Appraisal News and Business Tips

Zillow (in) accuracy

Inaccurate Zillow ‘Zestimates’ a source of conflict over home prices
By Ken Harney
Excerpts: Zillow CEO Spencer Rascoff…says Zestimates are “a good starting point” but that nationwide Zestimates have a “median error rate” of about 8%.
Shoppers, sellers and buyers routinely quote Zestimates to realty agents – and to one another – as gauges of market value. If a house for sale has a Zestimate of $350,000, a buyer might challenge the sellers’ list price of $425,000. Or a seller might demand to know from potential listing brokers why they say a property should sell for just $595,000 when Zillow has it at $685,000.
My comments: Ken Harney is a long time, nationally syndicated real estate writer. Hopefully, people will read this article. Lots of people I know tell me what “values” they are getting from Zillow. Zillow collects lots of sales data. But, I suspect they are using a radius search or something else that does not match a neighborhood at all for their AVM. I do love the Zillow data and graphs though. Look ‘behind” the Zestimate. As we all know, AVMs work best in conforming homes in conforming tracts less than 10 years old, and goes downhill from there.

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8 Comments
  1. Zestimates are an excellent illustration of appraisal wannabes, whether they are named AVMs, BPOs or Zestimates. And Zillow’s existence and apparent success underscores the popularity of end running the appraisal standards by using something that is free or low cost.

    Looks like we have a way, maybe a long way, to go when it comes to having the public’s trust and the public being willing to pay for something of value (pun intended).

    The situation is also an explanation of why being an appraiser is so frustrating. We alone are regulated when it comes to expressing an opinion of real property value, everybody else gets a free pass and most of the public doesn’t know the difference.

  2. I’ve been an appraiser for 26 years in 4 states. Zillow, in my opinion, is an abomination.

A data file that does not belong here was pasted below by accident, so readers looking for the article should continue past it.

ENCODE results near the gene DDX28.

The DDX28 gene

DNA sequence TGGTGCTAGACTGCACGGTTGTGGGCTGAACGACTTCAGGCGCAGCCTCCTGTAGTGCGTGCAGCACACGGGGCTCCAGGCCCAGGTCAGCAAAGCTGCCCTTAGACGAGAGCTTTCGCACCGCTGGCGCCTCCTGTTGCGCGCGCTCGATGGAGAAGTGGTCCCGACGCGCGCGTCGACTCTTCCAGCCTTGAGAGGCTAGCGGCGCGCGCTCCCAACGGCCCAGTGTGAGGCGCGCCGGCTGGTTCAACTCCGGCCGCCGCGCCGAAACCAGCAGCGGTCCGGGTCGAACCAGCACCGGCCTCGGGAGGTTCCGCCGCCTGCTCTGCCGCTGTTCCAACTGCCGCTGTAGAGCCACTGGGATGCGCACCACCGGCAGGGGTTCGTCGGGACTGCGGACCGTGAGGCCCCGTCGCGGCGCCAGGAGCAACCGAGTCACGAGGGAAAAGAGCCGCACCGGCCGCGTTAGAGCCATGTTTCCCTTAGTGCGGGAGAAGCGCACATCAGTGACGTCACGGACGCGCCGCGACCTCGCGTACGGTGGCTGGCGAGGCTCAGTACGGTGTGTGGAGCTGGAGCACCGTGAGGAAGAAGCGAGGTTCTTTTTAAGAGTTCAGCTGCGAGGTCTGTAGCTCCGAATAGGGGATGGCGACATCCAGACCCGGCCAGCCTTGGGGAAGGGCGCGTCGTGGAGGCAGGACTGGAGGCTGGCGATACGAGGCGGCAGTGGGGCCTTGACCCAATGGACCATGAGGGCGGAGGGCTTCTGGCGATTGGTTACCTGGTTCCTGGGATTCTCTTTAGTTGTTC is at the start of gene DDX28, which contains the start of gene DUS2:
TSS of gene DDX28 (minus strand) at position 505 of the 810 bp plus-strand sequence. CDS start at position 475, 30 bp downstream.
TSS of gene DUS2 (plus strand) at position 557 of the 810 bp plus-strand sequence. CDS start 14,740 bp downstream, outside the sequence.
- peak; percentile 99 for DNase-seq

I have had underwriter’ respond to my carefully researched appraisal with a quote from Zillow and expected me to respond. It isn’t of a little, in my opinion, it is off a galloping, gargantuan amount. It loves high numbers. Don’t we all? Unfortunately a licensed appraiser is required to support his/her opinions. Zillow, at best and at worst, is a joke. Anyone who relies upon it – was that a review appraiser saying that he/she did?- is beyond foolish. As another reviewer said, Zillow should come with a warning label. I’d go so far as to provide that label: “The Zillow estimate is not just misleading, it is worthless”.

  3. Zillow is has some good info but their Zestimate is often a form of amusement around the office. Of the last 10 appraisals I completed, 4 differed by as much as + or – 40% of the Zestimate. 4 were between + or – 13% to 25% and 2 were less than 8% different.

  4. I looked at Zillow until my parents’ death and the sale of their property. It included a 5,000 sf home built in 1810 and listed on the National Register of Historic Places. Also, the Swan Pond for which the district was named is located on the 70 acres along with a log spring house, a huge barn, and a shop. They compared this property with new houses on postage stamp lots. Additionally, the house has been sold for more than a year, and Zillow continues to have the listing active. Although I tried to contact them, I was unsuccessful. What a mess.

  5. I really only use Zillow to check property value trends in specific zip codes. It’s a rough check of indications I see in appraisals I review.

    • Zillow is always soaring skyward on valuations in my extensive experience. Guess how that shows up in trends? For heaven’s sake, your clients deserve more from an appraiser than someone who takes any information whatsoever from Zillow!Z

  6. Like cigarettes, Zillow should come with a warning label

  7. When there is a discrepancy between the Zestimates and the agent’s opinion of value, why aren’t the agents suggesting an independent 3rd party opinion from a valuation professional., a professional real estate appraiser .

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